I like this restaurant but I prefer the other one.María lives in Madrid but his other sister has been living in London for ten years.There's one other thing I want to m…

5 loves and hates about ...

Source: Youtube (woltersworld)
Try to predict the five things that he loves and hates about Spain, from the point of view of an American tourist, before listening to the video.

What are the five things that he loves and hates? Were your predictions correct? Do you agree with him?

Listen as many times as necessary. Check the word list below - can you hear them in the video?

Vocabulary: *Hi guys! - whether - *awesome (adj) -

tons to love -

to dislike - to end on a high note - funny = (adj) - downright hot -

Southern (adj) - *you'd better... - oppressively hot -

heat (n) -

a mild irritation - the lack of ... -
to take a nap - actually - tourist stuff - might not - supplies (n) - to purchase - annoying (adj) - a fool - to rip sb off (v/n) -

to turn out - to get drunk - a pickpocket - cool (Spanish students) - to warn sb - to watch out for stg - to lock (a door) - a bag snatcher - the sights - the landscape - a fair - the beauty - to keep up with sb -
to have a blast - no matter if ... -
to …

Now it's the turn of the Catalans - or is it?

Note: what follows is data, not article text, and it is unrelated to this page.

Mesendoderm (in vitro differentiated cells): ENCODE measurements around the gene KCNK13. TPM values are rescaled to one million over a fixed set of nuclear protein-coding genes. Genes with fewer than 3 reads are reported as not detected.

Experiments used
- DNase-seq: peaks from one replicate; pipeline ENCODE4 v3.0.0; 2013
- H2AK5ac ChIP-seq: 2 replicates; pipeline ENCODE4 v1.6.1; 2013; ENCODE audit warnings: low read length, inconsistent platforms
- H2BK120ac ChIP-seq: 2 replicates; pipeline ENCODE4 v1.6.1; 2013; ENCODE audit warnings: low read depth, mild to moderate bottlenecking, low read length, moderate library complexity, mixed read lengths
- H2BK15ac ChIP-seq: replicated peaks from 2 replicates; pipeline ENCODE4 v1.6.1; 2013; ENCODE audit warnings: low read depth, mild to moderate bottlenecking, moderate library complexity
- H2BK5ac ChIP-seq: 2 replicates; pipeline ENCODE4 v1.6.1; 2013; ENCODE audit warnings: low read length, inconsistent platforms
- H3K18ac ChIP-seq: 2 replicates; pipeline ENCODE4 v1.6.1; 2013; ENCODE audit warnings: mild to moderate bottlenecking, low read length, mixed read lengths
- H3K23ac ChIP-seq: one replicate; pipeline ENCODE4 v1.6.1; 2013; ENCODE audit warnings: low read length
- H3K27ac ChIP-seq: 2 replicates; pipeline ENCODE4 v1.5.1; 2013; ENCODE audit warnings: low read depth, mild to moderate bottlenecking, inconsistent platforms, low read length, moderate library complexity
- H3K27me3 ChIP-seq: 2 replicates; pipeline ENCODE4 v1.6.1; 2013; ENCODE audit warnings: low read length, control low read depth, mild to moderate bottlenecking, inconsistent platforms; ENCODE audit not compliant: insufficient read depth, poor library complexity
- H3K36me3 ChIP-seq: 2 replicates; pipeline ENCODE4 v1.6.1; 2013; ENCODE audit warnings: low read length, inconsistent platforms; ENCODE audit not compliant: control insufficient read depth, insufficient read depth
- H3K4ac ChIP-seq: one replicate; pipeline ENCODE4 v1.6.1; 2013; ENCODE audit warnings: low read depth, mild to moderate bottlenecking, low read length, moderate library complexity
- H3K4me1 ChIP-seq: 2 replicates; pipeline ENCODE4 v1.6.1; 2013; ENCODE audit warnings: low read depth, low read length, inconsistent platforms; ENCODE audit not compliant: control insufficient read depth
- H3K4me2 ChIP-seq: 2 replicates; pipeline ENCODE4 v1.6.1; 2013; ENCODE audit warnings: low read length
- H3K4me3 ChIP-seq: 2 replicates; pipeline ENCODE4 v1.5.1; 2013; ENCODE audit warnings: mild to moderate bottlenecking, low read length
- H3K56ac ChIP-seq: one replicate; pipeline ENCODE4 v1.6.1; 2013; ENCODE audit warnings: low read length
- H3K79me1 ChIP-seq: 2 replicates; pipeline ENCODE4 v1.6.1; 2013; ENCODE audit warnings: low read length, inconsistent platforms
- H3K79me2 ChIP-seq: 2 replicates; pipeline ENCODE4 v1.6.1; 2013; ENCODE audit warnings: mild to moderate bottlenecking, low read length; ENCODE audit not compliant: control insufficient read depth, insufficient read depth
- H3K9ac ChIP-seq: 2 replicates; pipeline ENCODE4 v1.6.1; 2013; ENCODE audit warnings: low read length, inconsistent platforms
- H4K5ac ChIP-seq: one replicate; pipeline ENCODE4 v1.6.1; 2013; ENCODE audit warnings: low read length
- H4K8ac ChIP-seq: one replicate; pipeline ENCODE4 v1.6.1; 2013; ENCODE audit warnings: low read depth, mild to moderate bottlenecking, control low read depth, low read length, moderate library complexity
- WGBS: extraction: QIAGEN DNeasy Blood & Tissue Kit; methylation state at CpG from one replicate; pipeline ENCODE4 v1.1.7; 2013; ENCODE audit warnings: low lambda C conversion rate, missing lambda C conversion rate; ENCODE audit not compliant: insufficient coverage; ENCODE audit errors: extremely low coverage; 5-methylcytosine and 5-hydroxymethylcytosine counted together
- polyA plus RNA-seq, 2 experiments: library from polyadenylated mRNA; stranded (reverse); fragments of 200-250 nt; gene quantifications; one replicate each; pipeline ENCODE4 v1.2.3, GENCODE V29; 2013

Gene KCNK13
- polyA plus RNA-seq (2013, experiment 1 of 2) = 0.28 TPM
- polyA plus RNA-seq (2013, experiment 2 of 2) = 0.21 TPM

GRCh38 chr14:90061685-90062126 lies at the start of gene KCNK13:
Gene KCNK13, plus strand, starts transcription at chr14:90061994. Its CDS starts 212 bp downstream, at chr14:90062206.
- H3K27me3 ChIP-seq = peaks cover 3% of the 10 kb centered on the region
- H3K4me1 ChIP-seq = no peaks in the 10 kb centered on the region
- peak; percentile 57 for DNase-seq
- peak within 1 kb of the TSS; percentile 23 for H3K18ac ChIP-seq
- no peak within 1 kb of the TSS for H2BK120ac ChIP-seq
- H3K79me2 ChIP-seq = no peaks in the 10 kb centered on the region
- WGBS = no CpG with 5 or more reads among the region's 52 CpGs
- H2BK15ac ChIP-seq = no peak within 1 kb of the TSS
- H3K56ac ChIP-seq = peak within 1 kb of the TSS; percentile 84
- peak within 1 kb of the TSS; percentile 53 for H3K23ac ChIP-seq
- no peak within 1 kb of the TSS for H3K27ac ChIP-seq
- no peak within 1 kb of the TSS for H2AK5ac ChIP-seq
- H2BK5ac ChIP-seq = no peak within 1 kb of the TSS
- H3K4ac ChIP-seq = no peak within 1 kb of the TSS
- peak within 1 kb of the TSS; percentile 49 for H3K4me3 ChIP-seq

Catalan parliament approves independence vote
Catalonia's parliament has voted overwhelmingly in favour of giving its regional president the power to call an independence "consultation".
Spain's government opposes the Catalan "consultation" vote and is taking the dispute to the Constitutional Court.

The move comes a day after Scotland voted against independence from the United Kingdom.

Catalan President Artur Mas said Scotland's referendum had "shown the way" for Catalonian independence.


overwhelmingly / overwhelming (adj) / to overwhelm -

a dispute -

large-scale -

support (n) -

to expect -

rejection (n) / to reject

a setback -

legal frameworks -

to welcome stg -

painful (adj) -

a surge in stg -

resentment (n) / to resent

to count on stg /sb -

to go ahead -

main (adj) -

to call for stg -

Post Scottish referendum speeches